Provider survey of reporting laws for pesticide exposure in Texas.
J Agromed 2010 Jul; 15(3):318-319
Since 1987, DSHS Pesticide Exposure Surveillance in Texas program (PEST) has received funding from the National Institute for Occupational Safety and Health (NIOSH) under SENSOR cooperative agreements to conduct surveillance of occupational pesticide exposures. In 2004, PEST started including disinfectant exposures in its surveillance and acquires most of these data from reports to Texas Poison Centers. While reports of disinfectant exposures have risen dramatically, reports of agricultural exposures have diminished. Underreporting is likely the case, so PEST decided to conduct a pilot survey of providers to gauge their knowledge of reporting laws in Texas. DSHS PEST acquired mailing addresses for 2,500 emergency room and occupational health providers from the Texas Center for Health Statistics and mailed letters asking if they would take a short informational survey about their knowledge of pesticide poisoning and the reporting laws for occupational pesticide exposures. They were asked to take the survey online; however, for their convenience, a copy of the survey also was included in the letter so that the survey could be faxed back to DSHS PEST. The survey included five questions that required either or a yes or no answer: 1) Do you and your staff know that Texas law requires you to report a suspected pesticide exposure to the state health department (800-458-7269)? 2) Do you and your staff know that you can also report that exposure to the Texas Poison Center Network (800- 222-1222)? 3) Do you and your staff know that a disinfectant (including chlorine) is legally considered a pesticide? 4) Do you and your staff know how to identify a possible pesticide exposure? 5) Do you or your staff ever run tests on patients with possible pesticide exposures (e.g., cholinesterase or urinary metabolite tests)? Only 78 (3 people) percent responded to the survey. Eighteen percent of the surveys were completed online, 10 percent were mailed to DSHS PEST, and 72 percent were returned by fax. Of those providers who responded, 28 percent were aware that they were required by law to report occupational pesticide exposures; 54 percent were aware that they could use the Texas Poison Centers for reporting a pesticide exposure; 15 percent knew that disinfectants were considered a pesticide; 77 percent felt confident that they knew how to identify a pesticide exposure; and 38 percent had run diagnostic tests to identify type of exposure. These data, while limited, indicate that providers in Texas are not aware that disinfectants are considered pesticides or that pesticide exposure is a reportable condition. DSHS PEST conducts educational campaigns in at hospitals and in the community, but these data suggest that alternative forms of interaction and education may be necessary to inform providers of pesticide exposure reporting requirements in Texas.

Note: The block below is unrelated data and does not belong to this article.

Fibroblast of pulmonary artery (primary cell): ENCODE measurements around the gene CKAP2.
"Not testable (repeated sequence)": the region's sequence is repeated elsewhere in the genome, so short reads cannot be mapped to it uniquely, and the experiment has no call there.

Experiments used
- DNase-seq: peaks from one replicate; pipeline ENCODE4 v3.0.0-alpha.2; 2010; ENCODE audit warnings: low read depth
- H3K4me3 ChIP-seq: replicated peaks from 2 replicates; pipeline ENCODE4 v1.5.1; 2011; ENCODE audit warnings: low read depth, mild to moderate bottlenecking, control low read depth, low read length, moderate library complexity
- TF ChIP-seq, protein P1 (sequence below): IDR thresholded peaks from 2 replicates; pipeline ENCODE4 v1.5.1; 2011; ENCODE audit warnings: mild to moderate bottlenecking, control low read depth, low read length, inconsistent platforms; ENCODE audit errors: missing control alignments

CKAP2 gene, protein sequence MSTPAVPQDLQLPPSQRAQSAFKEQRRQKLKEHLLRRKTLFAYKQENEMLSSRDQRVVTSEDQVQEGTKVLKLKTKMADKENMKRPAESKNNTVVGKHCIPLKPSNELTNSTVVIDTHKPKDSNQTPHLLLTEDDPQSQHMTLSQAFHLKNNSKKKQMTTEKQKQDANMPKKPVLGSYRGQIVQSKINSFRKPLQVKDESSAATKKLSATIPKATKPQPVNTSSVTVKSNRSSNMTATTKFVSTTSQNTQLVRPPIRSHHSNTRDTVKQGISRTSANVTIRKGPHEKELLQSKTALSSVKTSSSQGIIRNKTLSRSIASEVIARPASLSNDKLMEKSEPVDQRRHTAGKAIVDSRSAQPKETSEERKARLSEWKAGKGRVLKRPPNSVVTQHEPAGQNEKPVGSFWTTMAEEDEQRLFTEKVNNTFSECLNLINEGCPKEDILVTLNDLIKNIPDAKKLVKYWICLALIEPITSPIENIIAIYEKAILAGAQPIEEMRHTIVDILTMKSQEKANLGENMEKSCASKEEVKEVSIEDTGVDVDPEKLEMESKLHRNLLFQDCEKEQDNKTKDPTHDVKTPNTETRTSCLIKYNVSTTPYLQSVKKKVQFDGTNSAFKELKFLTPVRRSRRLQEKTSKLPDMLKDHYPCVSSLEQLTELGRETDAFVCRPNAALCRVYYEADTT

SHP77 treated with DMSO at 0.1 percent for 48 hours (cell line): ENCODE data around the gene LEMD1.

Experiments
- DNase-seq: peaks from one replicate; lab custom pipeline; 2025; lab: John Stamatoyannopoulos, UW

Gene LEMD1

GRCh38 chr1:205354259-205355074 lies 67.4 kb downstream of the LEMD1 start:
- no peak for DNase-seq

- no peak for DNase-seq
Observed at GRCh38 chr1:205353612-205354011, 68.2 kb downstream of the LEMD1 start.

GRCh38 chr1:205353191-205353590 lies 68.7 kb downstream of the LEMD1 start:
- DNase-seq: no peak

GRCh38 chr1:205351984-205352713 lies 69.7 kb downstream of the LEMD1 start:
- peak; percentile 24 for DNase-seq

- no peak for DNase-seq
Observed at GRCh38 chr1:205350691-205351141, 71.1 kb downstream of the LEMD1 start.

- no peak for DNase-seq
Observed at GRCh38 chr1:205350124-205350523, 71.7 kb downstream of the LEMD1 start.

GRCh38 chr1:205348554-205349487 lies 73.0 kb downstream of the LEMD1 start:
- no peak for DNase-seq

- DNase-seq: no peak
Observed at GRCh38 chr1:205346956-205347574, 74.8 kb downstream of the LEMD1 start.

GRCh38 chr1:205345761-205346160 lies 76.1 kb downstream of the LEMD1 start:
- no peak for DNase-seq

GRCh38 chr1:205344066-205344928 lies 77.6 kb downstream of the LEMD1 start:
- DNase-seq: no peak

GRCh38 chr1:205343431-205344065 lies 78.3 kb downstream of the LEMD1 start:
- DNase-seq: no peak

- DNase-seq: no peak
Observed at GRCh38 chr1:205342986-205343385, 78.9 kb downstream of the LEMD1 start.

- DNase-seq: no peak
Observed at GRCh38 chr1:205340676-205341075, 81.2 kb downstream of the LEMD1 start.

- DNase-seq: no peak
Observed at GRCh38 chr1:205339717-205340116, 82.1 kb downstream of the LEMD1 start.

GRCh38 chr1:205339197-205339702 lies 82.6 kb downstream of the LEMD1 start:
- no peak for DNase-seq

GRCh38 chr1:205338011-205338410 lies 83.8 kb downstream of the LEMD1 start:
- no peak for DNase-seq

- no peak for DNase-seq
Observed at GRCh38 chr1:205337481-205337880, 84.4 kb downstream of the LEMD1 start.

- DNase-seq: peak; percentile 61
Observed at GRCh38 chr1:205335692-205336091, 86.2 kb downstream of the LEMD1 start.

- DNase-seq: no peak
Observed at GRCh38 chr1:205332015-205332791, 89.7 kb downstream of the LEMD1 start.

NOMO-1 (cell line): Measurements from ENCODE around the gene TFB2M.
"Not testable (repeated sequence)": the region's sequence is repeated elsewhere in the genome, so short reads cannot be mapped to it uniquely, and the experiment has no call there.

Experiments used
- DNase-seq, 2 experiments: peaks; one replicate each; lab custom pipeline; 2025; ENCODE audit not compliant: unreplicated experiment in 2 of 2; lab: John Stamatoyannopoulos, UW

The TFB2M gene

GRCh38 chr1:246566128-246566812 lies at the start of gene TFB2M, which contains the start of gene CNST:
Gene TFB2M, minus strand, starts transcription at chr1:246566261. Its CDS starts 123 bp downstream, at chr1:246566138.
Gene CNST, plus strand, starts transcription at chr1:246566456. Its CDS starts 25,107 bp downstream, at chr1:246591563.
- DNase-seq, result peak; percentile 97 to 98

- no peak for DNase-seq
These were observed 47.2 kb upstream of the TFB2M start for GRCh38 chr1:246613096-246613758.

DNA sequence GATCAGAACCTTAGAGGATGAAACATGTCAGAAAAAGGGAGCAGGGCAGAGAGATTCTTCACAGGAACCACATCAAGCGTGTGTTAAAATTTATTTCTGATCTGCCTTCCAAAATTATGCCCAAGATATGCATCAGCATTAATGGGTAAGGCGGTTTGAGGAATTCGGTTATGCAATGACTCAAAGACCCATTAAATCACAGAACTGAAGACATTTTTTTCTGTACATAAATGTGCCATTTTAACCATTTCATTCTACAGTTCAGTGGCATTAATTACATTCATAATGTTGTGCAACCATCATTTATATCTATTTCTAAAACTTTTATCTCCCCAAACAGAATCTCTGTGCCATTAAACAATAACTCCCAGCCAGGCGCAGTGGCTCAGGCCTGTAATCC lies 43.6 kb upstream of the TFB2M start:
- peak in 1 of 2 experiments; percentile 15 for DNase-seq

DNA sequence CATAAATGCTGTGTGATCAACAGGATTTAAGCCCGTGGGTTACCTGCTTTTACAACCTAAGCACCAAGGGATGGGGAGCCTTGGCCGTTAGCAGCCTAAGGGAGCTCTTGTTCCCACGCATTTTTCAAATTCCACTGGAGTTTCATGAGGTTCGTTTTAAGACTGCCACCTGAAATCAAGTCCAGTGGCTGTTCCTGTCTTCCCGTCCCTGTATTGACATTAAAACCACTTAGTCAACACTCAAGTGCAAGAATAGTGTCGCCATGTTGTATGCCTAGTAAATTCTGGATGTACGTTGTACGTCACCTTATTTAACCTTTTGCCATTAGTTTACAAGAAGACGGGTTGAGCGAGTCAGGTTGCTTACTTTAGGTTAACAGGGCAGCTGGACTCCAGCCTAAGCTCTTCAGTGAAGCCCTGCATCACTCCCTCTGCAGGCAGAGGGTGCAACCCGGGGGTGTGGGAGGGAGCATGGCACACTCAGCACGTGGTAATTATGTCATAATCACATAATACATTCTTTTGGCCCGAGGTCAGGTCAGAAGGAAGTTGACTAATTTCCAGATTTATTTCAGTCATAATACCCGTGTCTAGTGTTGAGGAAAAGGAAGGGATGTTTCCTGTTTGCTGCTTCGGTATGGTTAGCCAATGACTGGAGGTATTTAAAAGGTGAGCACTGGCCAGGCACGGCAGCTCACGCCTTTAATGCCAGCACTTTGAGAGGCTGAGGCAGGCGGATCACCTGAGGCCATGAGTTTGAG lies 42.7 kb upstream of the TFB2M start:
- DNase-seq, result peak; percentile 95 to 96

Pesticides-and-agricultural-chemicals; Pesticides; Exposure-levels; Risk-factors; Surveillance-programs; Disinfectants; Poisons; Humans; Men; Women; Statistical-analysis; Education
Brienne Diebolt-Brown, Environmental & Injury Epidemiology & Toxicology Unit, Texas Department of State Health Services, Austin, TX
Journal of Agromedicine
Texas Department of State Health Services